Sepsis: Pathogenesis, Biomarkers, and TreatmentView this Special Issue
Editorial | Open Access
Baoli Cheng, Andreas H. Hoeft, Malte Book, Qiang Shu, Stephen M. Pastores, "Sepsis: Pathogenesis, Biomarkers, and Treatment", BioMed Research International, vol. 2015, Article ID 846935, 2 pages, 2015. https://doi.org/10.1155/2015/846935
Sepsis: Pathogenesis, Biomarkers, and Treatment
Sepsis is an infection-initiated systemic inflammatory syndrome with an estimated incidence of 18 million cases annually worldwide. Despite advances in intensive care and supportive technology, the mortality rate of sepsis still ranges from 15% to 80%, reminding scientists and clinicians that it remains to be a major clinical challenge. The key to winning the “campaign” to combat sepsis is improved understanding of the epidemiology, pathogenesis, and biomarkers of sepsis and discovery of novel therapies. The present special issue shows several encouraging results and provides comprehensive reviews of the latest advances in this field.
The effector cells from the innate and adaptive immune systems play a crucial role in sepsis. Dendritic cells, in particular, serve as professional antigen presenting cells and are involved in the aberrant immune response to sepsis. In this special issue, X. Fan et al. discuss the effects of sepsis on the amount, surface molecule expression, cytokine secretion, and T-cell activating function of dendritic cells and the underlying mechanisms in their review “Alterations of Dendritic Cells in Sepsis: Featured Role in Immunoparalysis.” Recent postmortem studies of patients who died of sepsis showed that depletion of CD4 and CD8 lymphocytes is an important characteristic. Thus, knowledge of these circulating lymphocyte abnormalities is relevant for the understanding of sepsis pathophysiology. R. de Pablo et al., who have previously reported on the alteration of B cells, natural killer cells, and T-cell function in septic patients, summarize their latest findings on the role of blood lymphocytes in sepsis and discuss the different kinetic patterns of lymphocyte subsets and their relationship to outcome in their review “Role of Circulating Lymphocytes in Patients with Sepsis.” Both the clinical and basic researches have shown that sepsis-associated immunosuppression is associated with adverse outcomes. A novel heterogeneous population of immature myeloid cells that possess immunosuppressive activities, termed myeloid-derived suppressor cells (MDSCs), has gained much attention in recent sepsis studies. D. Lai et al. discuss the complex functions of MDSCs in the pathogenesis of sepsis. Their review “Myeloid-Derived Suppressor Cells in Sepsis” also proposes that the overall role of MDSCs involves much more than simply being an immunosuppressive cell population. These 3 review articles provide a comprehensive analysis of the major important immune cells in sepsis and highlight potential therapeutic targets. As a group who have investigated the function of the family of defensins in sepsis for nearly 10 years, G.-H. Xie et al. summarize the in vitro, in vivo, and genetic studies on the effects of defensins as well as the corresponding mechanisms within sepsis. Their review, “Defensins and Sepsis,” also points out that the function of defensins reflects both their immunomodulatory and broad-spectrum antimicrobial effects.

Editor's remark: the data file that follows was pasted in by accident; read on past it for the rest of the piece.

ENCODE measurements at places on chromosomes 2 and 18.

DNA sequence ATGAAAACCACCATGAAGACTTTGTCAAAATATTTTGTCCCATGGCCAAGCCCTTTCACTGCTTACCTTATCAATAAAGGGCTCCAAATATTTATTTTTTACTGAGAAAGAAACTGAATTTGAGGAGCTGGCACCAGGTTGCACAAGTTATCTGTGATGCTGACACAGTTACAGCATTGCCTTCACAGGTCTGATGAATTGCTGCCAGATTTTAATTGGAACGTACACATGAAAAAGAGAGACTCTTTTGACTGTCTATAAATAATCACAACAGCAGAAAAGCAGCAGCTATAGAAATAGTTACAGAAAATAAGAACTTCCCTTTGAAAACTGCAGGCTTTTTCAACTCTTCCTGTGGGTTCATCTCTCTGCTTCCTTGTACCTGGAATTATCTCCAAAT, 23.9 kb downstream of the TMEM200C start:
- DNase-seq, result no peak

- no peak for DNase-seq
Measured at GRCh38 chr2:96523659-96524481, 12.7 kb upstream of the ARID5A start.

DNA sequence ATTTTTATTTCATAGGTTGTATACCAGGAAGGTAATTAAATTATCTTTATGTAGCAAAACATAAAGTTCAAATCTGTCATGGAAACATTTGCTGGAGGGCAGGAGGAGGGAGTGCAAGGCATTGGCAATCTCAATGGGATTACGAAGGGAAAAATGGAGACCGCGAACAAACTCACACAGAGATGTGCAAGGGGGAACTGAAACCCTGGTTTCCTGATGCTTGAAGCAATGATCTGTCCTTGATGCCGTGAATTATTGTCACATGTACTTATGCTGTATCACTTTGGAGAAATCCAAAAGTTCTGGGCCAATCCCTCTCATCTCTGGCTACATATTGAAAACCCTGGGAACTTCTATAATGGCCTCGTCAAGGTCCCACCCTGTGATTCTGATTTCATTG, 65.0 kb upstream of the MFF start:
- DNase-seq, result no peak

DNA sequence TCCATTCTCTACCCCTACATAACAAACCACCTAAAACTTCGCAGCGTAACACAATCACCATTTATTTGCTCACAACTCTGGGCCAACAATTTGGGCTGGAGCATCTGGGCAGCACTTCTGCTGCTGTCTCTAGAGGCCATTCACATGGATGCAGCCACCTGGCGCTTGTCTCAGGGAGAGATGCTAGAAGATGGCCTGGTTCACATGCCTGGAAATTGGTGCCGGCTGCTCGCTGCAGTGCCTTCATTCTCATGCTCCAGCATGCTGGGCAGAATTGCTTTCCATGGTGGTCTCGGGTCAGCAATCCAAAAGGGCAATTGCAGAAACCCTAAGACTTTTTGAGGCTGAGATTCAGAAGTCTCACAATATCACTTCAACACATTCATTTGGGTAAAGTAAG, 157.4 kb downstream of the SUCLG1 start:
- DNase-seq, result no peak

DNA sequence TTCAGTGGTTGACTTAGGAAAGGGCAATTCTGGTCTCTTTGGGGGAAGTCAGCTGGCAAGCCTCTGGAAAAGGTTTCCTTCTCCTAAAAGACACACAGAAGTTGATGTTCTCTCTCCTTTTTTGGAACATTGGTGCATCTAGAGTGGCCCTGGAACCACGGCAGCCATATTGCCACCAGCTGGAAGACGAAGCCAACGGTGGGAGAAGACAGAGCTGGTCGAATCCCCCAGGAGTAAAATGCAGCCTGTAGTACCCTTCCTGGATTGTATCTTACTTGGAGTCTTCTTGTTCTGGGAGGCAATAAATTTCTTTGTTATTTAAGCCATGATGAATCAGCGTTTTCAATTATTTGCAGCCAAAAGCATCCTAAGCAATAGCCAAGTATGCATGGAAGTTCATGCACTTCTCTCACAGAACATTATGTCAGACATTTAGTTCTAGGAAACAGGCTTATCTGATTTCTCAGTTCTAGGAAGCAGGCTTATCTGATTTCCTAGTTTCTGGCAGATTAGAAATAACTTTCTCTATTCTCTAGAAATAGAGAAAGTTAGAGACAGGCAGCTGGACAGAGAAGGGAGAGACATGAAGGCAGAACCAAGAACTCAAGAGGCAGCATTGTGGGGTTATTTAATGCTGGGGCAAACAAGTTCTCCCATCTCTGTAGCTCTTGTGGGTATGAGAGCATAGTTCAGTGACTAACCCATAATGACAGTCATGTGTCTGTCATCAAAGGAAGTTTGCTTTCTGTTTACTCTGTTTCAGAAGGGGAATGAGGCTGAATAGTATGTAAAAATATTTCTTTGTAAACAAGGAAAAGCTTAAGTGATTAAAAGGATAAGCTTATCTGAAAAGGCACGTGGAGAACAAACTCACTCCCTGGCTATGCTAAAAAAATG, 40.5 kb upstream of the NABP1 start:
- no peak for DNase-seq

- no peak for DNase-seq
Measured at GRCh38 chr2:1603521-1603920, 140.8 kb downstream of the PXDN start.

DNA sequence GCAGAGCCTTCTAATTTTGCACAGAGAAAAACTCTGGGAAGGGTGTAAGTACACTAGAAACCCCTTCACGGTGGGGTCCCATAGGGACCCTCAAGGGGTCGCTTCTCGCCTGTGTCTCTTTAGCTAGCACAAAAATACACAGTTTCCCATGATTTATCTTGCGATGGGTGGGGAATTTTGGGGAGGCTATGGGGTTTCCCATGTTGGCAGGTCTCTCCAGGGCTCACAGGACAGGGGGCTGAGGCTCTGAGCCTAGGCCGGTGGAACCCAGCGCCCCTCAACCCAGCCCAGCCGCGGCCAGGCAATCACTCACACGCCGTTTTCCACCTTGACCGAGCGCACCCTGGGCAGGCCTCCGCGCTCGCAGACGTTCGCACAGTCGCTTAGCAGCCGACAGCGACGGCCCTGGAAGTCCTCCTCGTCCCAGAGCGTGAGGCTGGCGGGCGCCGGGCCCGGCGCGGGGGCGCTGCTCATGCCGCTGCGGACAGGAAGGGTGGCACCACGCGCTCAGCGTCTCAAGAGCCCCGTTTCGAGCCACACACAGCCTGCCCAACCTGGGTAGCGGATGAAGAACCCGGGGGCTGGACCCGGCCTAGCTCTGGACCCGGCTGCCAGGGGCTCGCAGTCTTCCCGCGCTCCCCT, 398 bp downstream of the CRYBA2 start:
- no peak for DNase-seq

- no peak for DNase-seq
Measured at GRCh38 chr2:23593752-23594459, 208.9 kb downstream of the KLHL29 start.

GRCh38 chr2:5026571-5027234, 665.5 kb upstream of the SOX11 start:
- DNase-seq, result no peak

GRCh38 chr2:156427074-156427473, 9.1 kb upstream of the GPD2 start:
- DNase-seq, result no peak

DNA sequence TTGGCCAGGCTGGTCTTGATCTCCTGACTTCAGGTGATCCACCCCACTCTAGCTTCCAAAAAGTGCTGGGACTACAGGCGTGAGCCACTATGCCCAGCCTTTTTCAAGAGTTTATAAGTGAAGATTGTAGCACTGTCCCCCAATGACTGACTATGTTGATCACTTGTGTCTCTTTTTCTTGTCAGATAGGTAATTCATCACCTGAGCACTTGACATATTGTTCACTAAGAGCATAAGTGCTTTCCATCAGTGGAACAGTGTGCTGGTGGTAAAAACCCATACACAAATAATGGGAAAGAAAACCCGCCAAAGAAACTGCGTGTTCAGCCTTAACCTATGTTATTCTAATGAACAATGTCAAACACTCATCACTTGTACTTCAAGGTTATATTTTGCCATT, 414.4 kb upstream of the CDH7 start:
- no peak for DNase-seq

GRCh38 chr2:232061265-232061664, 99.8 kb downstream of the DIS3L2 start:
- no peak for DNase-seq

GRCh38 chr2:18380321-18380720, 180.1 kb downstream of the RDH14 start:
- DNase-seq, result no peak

Although the international Surviving Sepsis Campaign guidelines have been released for 10 years, sepsis remains a fatal syndrome due to the lack of efficient biomarkers and novel treatments. D. N. Nguyen et al. investigated plasma cortisol levels in septic patients with delirium and coma and found that cortisol is a potential biomarker of brain dysfunction in their article “Cortisol Is an Associated-Risk Factor of Brain Dysfunction in Patients with Severe Sepsis and Septic Shock.” F. Song et al. and P. Madhusudan et al. discuss two important but controversial issues related to the Surviving Sepsis Campaign Guidelines. In a meta-analysis of 12 randomized trials involving 4100 septic patients, “Intensive Insulin Therapy for Septic Patients: A Meta-Analysis of Randomized Controlled Trials,” F. Song et al. reported no benefit and a higher incidence of hypoglycemia with intensive insulin therapy compared with conservative glucose management. P. Madhusudan et al. discuss the current debate on the choice, amount, and end points for fluid resuscitation in sepsis in their review “Fluid Resuscitation in Sepsis: Reexamining the Paradigm.” K. Xie et al. investigated the therapeutic function of hydrogen gas in a septic animal model for several years, and, in their present review, “Hydrogen Gas Presents a Promising Therapeutic Strategy for Sepsis,” they summarize the progress of hydrogen treatment in sepsis. J. Zhou et al. and X. Li et al. explore novel drugs for sepsis from the perspective of the neuroendocrine network in sepsis in their two studies, “Epinephrine Enhances the Response of Macrophages under LPS Stimulation” and “Agmatine Protects against Zymosan-Induced Acute Lung Injury in Mice by Inhibiting NF-B-Mediated Inflammatory Response.”
In this present special issue about the pathogenesis, biomarkers, and treatment of sepsis, the authors provide comprehensive reviews and attractive research perspectives on the mechanisms of sepsis which we hope will inspire researchers investigating novel biomarkers and therapeutic sepsis targets.
This study was supported by National Natural Science Foundation of China (no. 81102226).
Andreas H. Hoeft
Stephen M. Pastores
Copyright © 2015 Baoli Cheng et al. This is an open access article distributed under the Creative Commons Attribution License, which permits unrestricted use, distribution, and reproduction in any medium, provided the original work is properly cited.